Friends, did you know that you can identify a lion from the whisker spots that are found in rows on each side of the face? We learned that we can also identify a male lion by his mane in our post Lion Guardians Give Each Lion a Maasai Name, but a mane can change throughout the lion’s life depending upon age and health. Only the whisker spots remain unchanged throughout a lion’s life.
There are two rows; the reference row and the identification spots. The reference row is the top complete row of whiskers spots. The identification spots form a row that is incomplete and above the reference row. There can be up to 5 spots. The identification spots, are the spots that give the whisker spot pattern.
The pattern is different on both sides of the face and is unique to each lion. Isn’t that interesting? With some practice I think we can become quite good at seeing the different patterns and identifying lions too.
There are also unique spots and color patterns that help to identify an individual cat. Of course, there is the distinct
personality of each cat, but there might also be a marking that distinguishes one individual from another.
There is a beautiful leopard named Legadema. She is quite stunning, as are all leopards. Legadema’s story is told in the National Geographic documentary Eye of the Leopard, created by Dereck and Beverly Joubert. (You will recognize their names from their amazing documentary, The Last Lions.)
Eye of the Leopard tells the story of Legadema, (her name means “Light from the Sky”), from her first days as a cub through her first three years of life in Botswana.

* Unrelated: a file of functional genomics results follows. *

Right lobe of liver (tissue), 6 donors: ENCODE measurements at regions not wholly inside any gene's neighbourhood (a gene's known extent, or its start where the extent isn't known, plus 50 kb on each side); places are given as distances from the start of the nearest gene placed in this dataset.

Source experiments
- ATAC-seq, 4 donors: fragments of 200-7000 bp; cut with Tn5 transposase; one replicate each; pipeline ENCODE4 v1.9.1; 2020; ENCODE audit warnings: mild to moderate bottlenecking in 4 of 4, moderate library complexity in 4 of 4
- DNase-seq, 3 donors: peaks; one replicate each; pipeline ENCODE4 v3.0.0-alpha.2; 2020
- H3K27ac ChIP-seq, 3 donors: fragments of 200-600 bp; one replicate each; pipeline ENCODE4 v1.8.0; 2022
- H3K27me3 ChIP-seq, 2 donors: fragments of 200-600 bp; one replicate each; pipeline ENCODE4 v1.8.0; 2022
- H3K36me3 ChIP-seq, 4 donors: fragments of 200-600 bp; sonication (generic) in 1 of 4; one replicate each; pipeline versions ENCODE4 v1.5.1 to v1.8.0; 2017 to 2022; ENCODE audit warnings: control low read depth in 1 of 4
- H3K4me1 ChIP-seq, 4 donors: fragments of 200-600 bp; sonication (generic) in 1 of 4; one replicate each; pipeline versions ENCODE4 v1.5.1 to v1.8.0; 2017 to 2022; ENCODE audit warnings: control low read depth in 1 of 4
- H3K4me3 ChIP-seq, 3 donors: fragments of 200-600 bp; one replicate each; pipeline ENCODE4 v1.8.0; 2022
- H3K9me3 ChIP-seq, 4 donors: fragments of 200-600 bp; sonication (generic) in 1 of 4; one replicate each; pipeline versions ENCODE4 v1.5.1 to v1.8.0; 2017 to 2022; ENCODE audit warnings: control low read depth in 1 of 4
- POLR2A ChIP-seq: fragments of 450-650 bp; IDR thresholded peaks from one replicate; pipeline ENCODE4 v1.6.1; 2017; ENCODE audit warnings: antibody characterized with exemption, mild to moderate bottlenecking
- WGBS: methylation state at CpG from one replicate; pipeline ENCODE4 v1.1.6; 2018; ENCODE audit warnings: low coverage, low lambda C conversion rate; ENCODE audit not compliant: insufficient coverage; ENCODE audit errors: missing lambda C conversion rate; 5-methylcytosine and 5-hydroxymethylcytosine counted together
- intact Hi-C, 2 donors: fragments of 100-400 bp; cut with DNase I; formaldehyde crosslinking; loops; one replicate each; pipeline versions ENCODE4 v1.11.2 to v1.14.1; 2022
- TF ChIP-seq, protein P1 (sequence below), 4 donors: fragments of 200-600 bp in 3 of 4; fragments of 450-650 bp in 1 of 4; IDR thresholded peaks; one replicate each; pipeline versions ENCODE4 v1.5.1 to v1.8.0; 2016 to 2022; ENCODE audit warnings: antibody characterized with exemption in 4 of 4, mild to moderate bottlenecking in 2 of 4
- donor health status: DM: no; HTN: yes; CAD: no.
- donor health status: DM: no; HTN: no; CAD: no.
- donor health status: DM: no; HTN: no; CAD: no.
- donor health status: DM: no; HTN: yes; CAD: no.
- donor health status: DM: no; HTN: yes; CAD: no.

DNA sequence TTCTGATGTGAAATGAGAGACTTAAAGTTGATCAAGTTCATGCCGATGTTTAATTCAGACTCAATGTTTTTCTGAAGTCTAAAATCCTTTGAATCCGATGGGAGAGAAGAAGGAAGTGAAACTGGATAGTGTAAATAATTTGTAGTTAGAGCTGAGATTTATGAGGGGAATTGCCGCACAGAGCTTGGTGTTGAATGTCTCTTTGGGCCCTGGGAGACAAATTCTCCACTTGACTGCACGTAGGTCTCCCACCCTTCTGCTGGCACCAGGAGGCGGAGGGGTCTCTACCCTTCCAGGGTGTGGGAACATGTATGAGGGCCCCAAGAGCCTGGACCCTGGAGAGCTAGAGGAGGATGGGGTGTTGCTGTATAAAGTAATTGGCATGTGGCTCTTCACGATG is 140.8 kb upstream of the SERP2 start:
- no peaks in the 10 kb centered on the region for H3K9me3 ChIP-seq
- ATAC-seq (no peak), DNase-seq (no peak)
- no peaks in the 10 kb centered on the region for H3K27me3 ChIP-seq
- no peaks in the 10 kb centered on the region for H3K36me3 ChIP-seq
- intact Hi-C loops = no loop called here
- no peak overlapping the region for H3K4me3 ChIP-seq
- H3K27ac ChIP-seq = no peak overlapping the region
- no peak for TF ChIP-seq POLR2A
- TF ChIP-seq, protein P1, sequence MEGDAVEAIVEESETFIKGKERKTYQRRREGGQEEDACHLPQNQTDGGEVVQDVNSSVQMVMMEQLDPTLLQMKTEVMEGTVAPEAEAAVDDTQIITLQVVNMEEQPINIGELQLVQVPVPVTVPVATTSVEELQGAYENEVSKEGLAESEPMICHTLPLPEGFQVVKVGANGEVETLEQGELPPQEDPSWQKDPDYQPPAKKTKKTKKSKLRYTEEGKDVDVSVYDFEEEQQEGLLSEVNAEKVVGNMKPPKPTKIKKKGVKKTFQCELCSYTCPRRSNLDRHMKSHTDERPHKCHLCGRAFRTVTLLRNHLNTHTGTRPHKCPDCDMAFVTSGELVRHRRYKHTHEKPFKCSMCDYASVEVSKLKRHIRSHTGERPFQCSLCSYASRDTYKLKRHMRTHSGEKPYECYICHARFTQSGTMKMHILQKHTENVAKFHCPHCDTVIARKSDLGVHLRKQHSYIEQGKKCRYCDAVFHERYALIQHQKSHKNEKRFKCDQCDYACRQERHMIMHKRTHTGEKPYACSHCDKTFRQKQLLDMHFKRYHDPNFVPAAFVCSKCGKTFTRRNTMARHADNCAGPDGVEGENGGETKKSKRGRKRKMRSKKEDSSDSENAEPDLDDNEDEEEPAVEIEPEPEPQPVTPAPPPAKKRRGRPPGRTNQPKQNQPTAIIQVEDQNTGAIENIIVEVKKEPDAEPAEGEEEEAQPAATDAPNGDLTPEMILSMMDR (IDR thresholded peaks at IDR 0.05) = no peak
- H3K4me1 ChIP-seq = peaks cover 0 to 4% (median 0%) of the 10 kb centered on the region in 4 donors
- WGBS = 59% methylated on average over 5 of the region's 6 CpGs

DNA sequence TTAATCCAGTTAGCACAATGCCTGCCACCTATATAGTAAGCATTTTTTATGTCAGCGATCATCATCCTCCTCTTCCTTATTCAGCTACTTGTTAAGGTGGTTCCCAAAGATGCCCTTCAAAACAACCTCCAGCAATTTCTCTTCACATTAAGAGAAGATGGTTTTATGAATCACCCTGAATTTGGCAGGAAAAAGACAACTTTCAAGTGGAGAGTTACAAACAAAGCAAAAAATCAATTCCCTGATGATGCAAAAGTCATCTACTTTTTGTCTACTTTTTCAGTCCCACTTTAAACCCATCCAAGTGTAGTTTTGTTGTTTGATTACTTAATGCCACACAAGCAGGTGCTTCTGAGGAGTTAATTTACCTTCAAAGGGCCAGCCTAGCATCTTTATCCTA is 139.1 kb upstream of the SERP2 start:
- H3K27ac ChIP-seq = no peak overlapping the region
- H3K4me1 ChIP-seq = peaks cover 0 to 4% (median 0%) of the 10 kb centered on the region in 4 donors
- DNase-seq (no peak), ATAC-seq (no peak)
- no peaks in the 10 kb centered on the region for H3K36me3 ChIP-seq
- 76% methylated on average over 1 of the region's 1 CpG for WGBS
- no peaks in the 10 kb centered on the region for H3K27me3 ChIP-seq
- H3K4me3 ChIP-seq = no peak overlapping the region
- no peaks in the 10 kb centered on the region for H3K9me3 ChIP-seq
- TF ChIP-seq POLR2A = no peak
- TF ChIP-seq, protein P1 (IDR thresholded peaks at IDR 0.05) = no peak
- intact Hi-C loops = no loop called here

Legaduma has a spot just between her long first row and her second row of whiskers. I was touched while reading the Joubert’s book Eye of the Leopard, by the following quote:
“Her one distinct spot between that long first row and the second is still, as always, a flag for us. None of her spots changed of course, none of the 840 she has. I know, there is something sad about a filmmaker sitting in the dust and heat in utter boredom counting spots over and over, but I can confirm 840 give or take a few.”
I didn’t think it was sad that the Joubert’s counted Legadema’s spots, did you? I found it a bit sweet and showed the depth of their connection and feelings for her and this love for her shows in their film and the book.
I have a stain to the right of my nose inside my whisker pattern. Just as Legadema has her unique spot, I have my unique stain.
Does your cat that you share your habitat with have a unique spot or marking that you think makes identification “spot on” ? ( Sorry friends, I couldn’t resists that one.) I would love for you to tell me and even show me with a photo your cat’s unique markings.